Emma Raducanu is joyous now, but wait until a backlash begins

YOUNG women can’t just get on with the job in hand, no matter what that job might be.

There’s a trend that’s been increasingly common in the past few years for the mainstreaming of therapist-speak.

People don’t have a bit of a think any more, they “reflect”. They don’t have a bath, they prioritise self-care.

Projection is another one of these terms folk like to use in the layman’s diagnosis of themselves or others. If you’ll excuse me, I’m going to hop right on that bandwagon.

Young women can’t simply crack on with what they’d like to crack on with, because of the unrealistic traits projected on to them by the media, by fans, by political groups, who need to have some kind of totem for their cause.

A nation’s joy at the success of Emma Raducanu lasted mere seconds before she was being touted as the poster girl for a whole host of causes.

Her earning potential was much celebrated – she could become a billionaire if she sticks at it and chooses to be a brand ambassador for the right products and services.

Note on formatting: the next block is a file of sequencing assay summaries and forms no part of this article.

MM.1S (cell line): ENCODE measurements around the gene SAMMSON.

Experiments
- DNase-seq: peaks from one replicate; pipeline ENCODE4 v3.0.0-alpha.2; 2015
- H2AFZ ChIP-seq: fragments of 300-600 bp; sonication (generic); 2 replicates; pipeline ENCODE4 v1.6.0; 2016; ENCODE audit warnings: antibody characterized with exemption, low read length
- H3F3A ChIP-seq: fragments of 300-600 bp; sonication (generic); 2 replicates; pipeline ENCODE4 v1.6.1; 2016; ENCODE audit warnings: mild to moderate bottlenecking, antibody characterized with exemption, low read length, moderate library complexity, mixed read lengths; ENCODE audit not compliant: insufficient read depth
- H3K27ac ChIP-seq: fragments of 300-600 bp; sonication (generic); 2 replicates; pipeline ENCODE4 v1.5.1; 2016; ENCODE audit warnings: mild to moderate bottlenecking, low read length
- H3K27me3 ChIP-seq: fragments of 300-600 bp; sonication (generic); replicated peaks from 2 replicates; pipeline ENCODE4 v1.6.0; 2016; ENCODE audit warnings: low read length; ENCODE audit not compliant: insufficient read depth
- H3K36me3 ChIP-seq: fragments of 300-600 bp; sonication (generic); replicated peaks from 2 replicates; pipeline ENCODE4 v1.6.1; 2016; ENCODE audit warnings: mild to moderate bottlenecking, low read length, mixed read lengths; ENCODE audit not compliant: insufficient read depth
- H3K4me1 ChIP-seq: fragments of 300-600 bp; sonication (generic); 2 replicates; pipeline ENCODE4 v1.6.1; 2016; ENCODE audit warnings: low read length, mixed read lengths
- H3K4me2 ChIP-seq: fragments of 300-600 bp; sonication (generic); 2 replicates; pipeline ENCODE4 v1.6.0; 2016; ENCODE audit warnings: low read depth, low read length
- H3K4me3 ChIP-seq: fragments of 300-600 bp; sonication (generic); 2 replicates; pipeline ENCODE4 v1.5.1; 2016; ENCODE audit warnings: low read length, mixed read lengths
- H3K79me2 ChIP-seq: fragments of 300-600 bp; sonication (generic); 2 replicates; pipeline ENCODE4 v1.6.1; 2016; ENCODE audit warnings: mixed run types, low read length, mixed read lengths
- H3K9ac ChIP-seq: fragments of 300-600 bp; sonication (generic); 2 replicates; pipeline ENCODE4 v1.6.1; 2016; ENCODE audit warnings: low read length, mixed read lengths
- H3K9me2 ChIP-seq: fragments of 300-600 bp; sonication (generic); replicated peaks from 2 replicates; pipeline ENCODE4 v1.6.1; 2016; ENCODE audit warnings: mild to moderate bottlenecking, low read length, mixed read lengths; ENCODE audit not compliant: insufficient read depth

The number on the cheque presented to her following her US Open win was oft repeated, and to hang with the usual British squeamishness over money. I’m not sure I could tell you what tennis players take home from Wimbledon, but I know what’s made its way into Raducanu’s bank account because they were discussing it at length on Radio 4. And everywhere else.

She’s also the poster girl for a new generation of hyper-talented teenagers: not only did she dominate Flushing Meadows, she earned an A and an A* in her A levels and also passed her driving test.

Imagine being in Raducanu’s class at school. You’d barely be able to face your disappointed parents. In fact, the mum of one of her classmates tweeted of Raducanu’s incomparable successes and followed it with a mention that her own daughter’s most noteable achievement in the same timeframe was breaking her wrist at a festival.

Raducanu is also touted as the acceptable face of multi-culturalism. Social media was doing a lot of “take that, Nigel Farage” due to her mixed heritage, born in Canada to a Chinese mother and a Romanian father.